Phew! That was a long break from posting. A lot has happened since I last posted, so I will fly by and tell ya'll all about it.
A week ago, Friday, February 26, I finally found my way to the Pava Utca Synagogue next door to my apartment. Thanks to advice from Nurit who works for the Jewish Agency, I was showered, shaved, and ready to go when I walked over to the Holocaust Museum at 5 pm. I wasn't sure where exactly I needed to go, but after some goose chasing with the museum employees and security guards, I found myself standing in a tiny but beautiful sanctuary. After a minute or two a guy named Daniel, who looked about my age, came by and showed me around. He took me upstairs to the dining room where the Kabbalat Shabbat would be held. There were three other people up there hanging out, an adult couple and another younger guy named Andrash. Andrash and Daniel could speak English but the couple could not. Regardless, within five minutes of meeting me, the older man asked me to come to the synagogue for Passover. Everyone was really nice. For the night I was a novelty: a visitor from America. The service started in the downstairs sanctuary at 6:30pm. About 30 people attended the service most of which were from my dad's generation. It was a neolog service, which Daniel told me is a unique Hungarian "traditional" service. More observant than reform but not orthodox. It looked more like the Texas Hillel conservative service to me. The men and women sat in the same room but on different sides without a mehitza in between. Most of the service was conducted in Hebrew with melodies that I was used to back home. I stayed to eat for Kabbalat Shabbat and met more people of the congregation. I'm now Facebook friends with several of the people and on the email listserv for the Pava Synagogue. I'll be in touch with them and plan on going to more services throughout the semester.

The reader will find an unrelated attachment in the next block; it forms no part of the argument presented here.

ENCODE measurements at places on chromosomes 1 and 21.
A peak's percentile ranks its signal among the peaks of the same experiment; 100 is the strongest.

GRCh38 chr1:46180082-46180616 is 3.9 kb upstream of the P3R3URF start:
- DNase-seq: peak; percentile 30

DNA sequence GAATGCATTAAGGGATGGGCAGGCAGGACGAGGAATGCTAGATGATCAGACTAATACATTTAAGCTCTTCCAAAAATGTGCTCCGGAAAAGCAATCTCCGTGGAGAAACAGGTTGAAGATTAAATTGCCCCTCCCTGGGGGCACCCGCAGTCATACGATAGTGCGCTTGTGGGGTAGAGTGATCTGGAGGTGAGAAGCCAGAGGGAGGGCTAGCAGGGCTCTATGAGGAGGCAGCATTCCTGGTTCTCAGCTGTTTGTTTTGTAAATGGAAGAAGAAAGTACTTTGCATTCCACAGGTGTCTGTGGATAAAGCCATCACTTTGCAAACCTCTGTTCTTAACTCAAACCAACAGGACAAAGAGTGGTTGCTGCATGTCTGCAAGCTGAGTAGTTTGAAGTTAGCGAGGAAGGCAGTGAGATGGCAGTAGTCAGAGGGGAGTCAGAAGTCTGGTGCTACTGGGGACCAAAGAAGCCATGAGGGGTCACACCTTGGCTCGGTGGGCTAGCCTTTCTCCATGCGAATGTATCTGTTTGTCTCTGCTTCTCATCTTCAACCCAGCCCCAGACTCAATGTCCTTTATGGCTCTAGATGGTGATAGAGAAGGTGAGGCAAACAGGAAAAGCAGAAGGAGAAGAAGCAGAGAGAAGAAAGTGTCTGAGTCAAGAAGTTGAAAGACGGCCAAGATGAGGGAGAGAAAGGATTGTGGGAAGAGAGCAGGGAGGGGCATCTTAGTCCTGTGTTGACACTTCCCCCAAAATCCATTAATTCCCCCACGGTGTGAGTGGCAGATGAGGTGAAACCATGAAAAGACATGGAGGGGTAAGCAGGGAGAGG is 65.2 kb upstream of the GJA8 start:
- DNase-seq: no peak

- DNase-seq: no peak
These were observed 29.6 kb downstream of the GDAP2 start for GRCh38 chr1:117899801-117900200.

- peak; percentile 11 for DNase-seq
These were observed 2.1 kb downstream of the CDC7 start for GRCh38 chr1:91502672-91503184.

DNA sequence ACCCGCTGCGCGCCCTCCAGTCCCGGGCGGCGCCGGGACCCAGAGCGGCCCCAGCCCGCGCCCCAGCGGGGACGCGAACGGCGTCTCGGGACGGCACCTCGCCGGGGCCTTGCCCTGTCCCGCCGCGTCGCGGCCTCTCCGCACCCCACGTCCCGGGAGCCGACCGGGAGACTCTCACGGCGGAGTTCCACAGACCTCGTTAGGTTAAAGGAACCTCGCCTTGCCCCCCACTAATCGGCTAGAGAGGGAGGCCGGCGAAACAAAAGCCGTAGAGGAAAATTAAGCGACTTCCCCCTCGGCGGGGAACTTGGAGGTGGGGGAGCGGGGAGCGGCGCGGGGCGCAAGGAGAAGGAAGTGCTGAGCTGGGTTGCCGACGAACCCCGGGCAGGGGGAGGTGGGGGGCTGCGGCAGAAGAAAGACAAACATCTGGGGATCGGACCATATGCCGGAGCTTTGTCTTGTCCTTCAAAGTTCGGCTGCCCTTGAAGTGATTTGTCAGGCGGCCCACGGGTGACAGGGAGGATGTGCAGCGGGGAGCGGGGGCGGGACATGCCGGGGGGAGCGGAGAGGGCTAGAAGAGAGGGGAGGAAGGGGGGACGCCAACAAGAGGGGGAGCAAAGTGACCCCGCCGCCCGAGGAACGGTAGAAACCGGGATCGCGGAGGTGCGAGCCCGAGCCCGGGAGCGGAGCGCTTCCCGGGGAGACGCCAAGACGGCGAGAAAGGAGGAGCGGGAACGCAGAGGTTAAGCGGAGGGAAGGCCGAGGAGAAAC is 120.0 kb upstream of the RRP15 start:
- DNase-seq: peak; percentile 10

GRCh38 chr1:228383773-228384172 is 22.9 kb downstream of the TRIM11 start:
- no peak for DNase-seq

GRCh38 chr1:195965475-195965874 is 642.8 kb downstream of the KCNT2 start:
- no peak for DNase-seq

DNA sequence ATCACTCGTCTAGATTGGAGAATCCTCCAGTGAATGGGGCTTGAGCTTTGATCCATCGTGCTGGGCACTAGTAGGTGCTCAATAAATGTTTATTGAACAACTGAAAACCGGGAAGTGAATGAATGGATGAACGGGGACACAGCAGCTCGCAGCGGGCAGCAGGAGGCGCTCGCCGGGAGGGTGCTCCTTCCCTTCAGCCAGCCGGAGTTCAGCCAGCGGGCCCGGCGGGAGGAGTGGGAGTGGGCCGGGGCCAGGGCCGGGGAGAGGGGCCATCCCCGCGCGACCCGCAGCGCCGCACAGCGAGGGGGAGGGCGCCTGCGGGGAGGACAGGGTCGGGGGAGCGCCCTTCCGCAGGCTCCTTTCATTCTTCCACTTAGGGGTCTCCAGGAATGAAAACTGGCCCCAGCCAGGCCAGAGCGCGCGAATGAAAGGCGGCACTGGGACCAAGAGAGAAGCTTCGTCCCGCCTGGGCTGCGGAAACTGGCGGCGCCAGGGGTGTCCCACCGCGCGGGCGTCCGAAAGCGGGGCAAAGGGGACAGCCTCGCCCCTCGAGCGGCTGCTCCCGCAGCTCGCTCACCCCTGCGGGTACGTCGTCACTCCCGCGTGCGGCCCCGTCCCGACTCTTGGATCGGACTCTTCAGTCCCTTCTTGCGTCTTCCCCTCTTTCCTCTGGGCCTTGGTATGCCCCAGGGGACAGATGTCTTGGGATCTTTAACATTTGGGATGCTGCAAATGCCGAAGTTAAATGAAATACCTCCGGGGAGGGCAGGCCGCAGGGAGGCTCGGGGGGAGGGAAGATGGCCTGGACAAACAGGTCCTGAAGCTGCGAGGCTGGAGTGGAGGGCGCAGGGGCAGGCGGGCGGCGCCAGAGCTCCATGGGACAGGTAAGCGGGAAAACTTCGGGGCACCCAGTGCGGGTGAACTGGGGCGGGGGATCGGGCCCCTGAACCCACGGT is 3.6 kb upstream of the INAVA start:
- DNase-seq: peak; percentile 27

After I finished eating I went with my roommate Andy to go see The Book of Eli at the Corvin Mozi (movie theatre) across the street. The movie was in English with Hungarian subtitles. The Corvin Mozi was once the site of a battle between revolutionaries and the Russian army in October 1956 during the Uprising. There are several plaques commemorating the sacrifice made by the Hungarian fighters, many of which were children. There is even a life-size statue of a 13 year old boy holding a rifle outside the theater. Inside the Corvin Mozi looks like any American movie theater. We bought our tickets, 1300 forints ($7), and sat down in the theater. A few minutes later a man shuffled by and said we were in his seats. I was confused since I knew no one was sitting there before, but then he pointed out that seats are assigned. In fact, my ticket had a row and seat number printed on it. By coincidence we were only one row off of our assigned seats, but stayed in the wrong seats anyway since no one seemed to have a problem.
I will update more tomorrow. I've gotta go to sleep.